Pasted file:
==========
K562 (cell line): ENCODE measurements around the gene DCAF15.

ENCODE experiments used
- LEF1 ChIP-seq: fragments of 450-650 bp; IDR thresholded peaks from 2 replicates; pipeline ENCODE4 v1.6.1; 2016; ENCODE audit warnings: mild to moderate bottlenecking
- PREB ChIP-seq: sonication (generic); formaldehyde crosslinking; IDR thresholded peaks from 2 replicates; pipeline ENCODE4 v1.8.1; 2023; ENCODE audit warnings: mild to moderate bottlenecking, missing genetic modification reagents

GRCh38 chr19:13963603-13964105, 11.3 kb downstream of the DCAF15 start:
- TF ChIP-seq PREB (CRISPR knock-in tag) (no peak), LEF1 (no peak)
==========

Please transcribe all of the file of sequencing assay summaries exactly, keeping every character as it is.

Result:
K562 (cell line): ENCODE measurements around the gene DCAF15.

ENCODE experiments used
- LEF1 ChIP-seq: fragments of 450-650 bp; IDR thresholded peaks from 2 replicates; pipeline ENCODE4 v1.6.1; 2016; ENCODE audit warnings: mild to moderate bottlenecking
- PREB ChIP-seq: sonication (generic); formaldehyde crosslinking; IDR thresholded peaks from 2 replicates; pipeline ENCODE4 v1.8.1; 2023; ENCODE audit warnings: mild to moderate bottlenecking, missing genetic modification reagents

GRCh38 chr19:13963603-13964105, 11.3 kb downstream of the DCAF15 start:
- TF ChIP-seq PREB (CRISPR knock-in tag) (no peak), LEF1 (no peak)